In 2019, discrimination is rarely overt or deliberate.  As a society we have come a long way from the ‘No Blacks, No Dogs, No Irish’ signs of decades past.  But conscious intent is not necessary for unlawful discrimination to occur.  We all have unconscious biases based on stereotypes and prejudices.  We may not always realise our biases, but we do need to be aware that biases related to protected characteristics such as age, sex and gender can give rise to unlawful treatment.

In the UK, under the Equality Act 2010, direct discrimination occurs where “because of a protected characteristic, A treats B less favourably than A treats or would treat others”.  In a discrimination claim, it falls to the Tribunal to consider the reason why the claimant was treated less favourably.  In other words, what was the conscious or subconscious reason for the treatment?  This requires the Tribunal to undertake an enquiry into the mental processes of the alleged discriminator.

As a reminder, the burden of proof lies initially with the claimant, and then shifts to the employer where the claimant shows a ‘prima facie’ case of discrimination.  If the claimant can establish a sufficient difference in treatment then there is likely to be a prima facie case of discrimination.  The alleged discriminator will then need to show a cogent reason for its actions.  Where there is no overt evidence of discrimination, the Employment Tribunal is entitled to draw inferences from the surrounding facts in order to conclude that unlawful discrimination has taken place.  The relevant protected characteristic need only have a material influence on the relevant treatment in order to be unlawful – it does not need to be the only or even the main reason for the treatment.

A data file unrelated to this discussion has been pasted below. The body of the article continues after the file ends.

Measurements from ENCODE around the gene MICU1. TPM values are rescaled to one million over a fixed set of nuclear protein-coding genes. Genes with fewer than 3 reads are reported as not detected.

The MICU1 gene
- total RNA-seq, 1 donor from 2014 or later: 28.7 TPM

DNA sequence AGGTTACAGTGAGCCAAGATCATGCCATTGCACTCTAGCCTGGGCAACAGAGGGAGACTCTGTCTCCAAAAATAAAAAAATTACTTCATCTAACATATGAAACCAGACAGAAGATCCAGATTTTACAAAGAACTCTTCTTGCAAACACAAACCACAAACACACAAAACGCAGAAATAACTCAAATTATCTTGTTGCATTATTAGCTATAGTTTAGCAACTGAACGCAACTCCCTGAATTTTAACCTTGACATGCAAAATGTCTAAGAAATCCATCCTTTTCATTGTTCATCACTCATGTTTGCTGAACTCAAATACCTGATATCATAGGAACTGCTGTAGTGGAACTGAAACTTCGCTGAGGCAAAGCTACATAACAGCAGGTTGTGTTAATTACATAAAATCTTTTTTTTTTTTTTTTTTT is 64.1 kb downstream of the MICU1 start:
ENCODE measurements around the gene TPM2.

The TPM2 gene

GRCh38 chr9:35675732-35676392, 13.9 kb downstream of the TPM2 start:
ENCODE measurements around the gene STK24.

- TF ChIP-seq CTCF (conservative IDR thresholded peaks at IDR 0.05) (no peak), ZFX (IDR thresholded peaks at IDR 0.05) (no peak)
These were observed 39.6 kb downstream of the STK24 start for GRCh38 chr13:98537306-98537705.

Whilst Tribunals are unlikely to infer unconscious bias too willingly, the case law suggests that unexplained and unreasonable behaviour or hostility may make the burden of proof difficult to discharge, without a genuine, non-discriminatory explanation for the treatment.  In the recent case of Tywyn Primary School Governing Body v Aplin, the Employment Appeal Tribunal held that a disciplinary process into a gay headteacher’s private life (namely, his having sex with two 17 year old boys he met on the app Grindr) was tainted with unconscious bias, because the investigating officer had displayed a striking lack of objectivity, including assuming that child protection issues were involved despite a local authority investigation concluding they were not.

What does this mean in practice?

All staff should receive regular training on unconscious bias in the workplace, so as to increase awareness and tackle the issues that such biases can cause.  This training should sit alongside policies and procedures which limit the influence of individual characteristics and preferences on decision-making.  Staff should also be encouraged to record all key decisions and how they were reached, including a justification for the decision on the facts/evidence.  Such measures should assist in tackling the issues which unconscious bias can create and are best put in place as part of the organisation’s wider diversity initiatives.

Bryan Cave Leighton Paisner LLP has a team of knowledgeable lawyers and other professionals prepared to help employers assess their obligations. If you or your organization would like more information on this or any other employment issue, please contact an attorney in the Employment and Labor practice group.